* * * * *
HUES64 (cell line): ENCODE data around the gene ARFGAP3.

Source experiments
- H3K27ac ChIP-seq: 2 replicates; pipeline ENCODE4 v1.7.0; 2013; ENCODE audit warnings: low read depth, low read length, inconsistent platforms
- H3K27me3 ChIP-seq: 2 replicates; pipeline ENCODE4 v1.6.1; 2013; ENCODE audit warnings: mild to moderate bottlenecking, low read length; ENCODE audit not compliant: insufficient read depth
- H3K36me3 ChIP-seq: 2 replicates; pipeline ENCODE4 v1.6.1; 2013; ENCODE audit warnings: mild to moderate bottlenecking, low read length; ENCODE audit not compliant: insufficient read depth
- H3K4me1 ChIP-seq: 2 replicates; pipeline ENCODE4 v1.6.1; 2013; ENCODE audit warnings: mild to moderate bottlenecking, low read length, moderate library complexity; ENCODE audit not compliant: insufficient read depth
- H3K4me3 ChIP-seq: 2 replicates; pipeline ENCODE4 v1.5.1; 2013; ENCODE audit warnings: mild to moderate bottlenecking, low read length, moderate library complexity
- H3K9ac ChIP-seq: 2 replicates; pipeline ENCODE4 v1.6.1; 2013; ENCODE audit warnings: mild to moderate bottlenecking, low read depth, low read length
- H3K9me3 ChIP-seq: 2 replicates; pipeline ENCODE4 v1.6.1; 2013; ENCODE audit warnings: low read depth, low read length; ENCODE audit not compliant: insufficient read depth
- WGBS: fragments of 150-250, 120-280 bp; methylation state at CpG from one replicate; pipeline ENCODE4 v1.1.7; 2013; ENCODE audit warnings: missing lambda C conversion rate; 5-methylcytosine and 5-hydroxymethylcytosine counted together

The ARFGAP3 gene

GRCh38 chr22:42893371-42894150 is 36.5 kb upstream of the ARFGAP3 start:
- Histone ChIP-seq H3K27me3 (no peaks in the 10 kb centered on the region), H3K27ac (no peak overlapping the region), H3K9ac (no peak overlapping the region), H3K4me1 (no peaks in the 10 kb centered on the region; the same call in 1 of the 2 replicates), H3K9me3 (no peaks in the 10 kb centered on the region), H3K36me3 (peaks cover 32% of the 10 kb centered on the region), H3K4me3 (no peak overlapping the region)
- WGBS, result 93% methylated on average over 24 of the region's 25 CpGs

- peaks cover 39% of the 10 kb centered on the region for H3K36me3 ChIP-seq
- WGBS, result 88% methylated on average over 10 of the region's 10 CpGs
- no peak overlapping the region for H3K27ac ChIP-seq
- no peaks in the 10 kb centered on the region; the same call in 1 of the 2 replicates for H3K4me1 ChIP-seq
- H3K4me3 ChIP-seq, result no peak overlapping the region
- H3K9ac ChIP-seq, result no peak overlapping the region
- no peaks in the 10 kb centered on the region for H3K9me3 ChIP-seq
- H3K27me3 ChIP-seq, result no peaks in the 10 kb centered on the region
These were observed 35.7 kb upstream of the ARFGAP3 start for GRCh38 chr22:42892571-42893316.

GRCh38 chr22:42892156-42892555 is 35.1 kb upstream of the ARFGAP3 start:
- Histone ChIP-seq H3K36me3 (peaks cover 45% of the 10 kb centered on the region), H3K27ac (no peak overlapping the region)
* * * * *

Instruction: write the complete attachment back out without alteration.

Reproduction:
HUES64 (cell line): ENCODE data around the gene ARFGAP3.

Source experiments
- H3K27ac ChIP-seq: 2 replicates; pipeline ENCODE4 v1.7.0; 2013; ENCODE audit warnings: low read depth, low read length, inconsistent platforms
- H3K27me3 ChIP-seq: 2 replicates; pipeline ENCODE4 v1.6.1; 2013; ENCODE audit warnings: mild to moderate bottlenecking, low read length; ENCODE audit not compliant: insufficient read depth
- H3K36me3 ChIP-seq: 2 replicates; pipeline ENCODE4 v1.6.1; 2013; ENCODE audit warnings: mild to moderate bottlenecking, low read length; ENCODE audit not compliant: insufficient read depth
- H3K4me1 ChIP-seq: 2 replicates; pipeline ENCODE4 v1.6.1; 2013; ENCODE audit warnings: mild to moderate bottlenecking, low read length, moderate library complexity; ENCODE audit not compliant: insufficient read depth
- H3K4me3 ChIP-seq: 2 replicates; pipeline ENCODE4 v1.5.1; 2013; ENCODE audit warnings: mild to moderate bottlenecking, low read length, moderate library complexity
- H3K9ac ChIP-seq: 2 replicates; pipeline ENCODE4 v1.6.1; 2013; ENCODE audit warnings: mild to moderate bottlenecking, low read depth, low read length
- H3K9me3 ChIP-seq: 2 replicates; pipeline ENCODE4 v1.6.1; 2013; ENCODE audit warnings: low read depth, low read length; ENCODE audit not compliant: insufficient read depth
- WGBS: fragments of 150-250, 120-280 bp; methylation state at CpG from one replicate; pipeline ENCODE4 v1.1.7; 2013; ENCODE audit warnings: missing lambda C conversion rate; 5-methylcytosine and 5-hydroxymethylcytosine counted together

The ARFGAP3 gene

GRCh38 chr22:42893371-42894150 is 36.5 kb upstream of the ARFGAP3 start:
- Histone ChIP-seq H3K27me3 (no peaks in the 10 kb centered on the region), H3K27ac (no peak overlapping the region), H3K9ac (no peak overlapping the region), H3K4me1 (no peaks in the 10 kb centered on the region; the same call in 1 of the 2 replicates), H3K9me3 (no peaks in the 10 kb centered on the region), H3K36me3 (peaks cover 32% of the 10 kb centered on the region), H3K4me3 (no peak overlapping the region)
- WGBS, result 93% methylated on average over 24 of the region's 25 CpGs

- peaks cover 39% of the 10 kb centered on the region for H3K36me3 ChIP-seq
- WGBS, result 88% methylated on average over 10 of the region's 10 CpGs
- no peak overlapping the region for H3K27ac ChIP-seq
- no peaks in the 10 kb centered on the region; the same call in 1 of the 2 replicates for H3K4me1 ChIP-seq
- H3K4me3 ChIP-seq, result no peak overlapping the region
- H3K9ac ChIP-seq, result no peak overlapping the region
- no peaks in the 10 kb centered on the region for H3K9me3 ChIP-seq
- H3K27me3 ChIP-seq, result no peaks in the 10 kb centered on the region
These were observed 35.7 kb upstream of the ARFGAP3 start for GRCh38 chr22:42892571-42893316.

GRCh38 chr22:42892156-42892555 is 35.1 kb upstream of the ARFGAP3 start:
- Histone ChIP-seq H3K36me3 (peaks cover 45% of the 10 kb centered on the region), H3K27ac (no peak overlapping the region)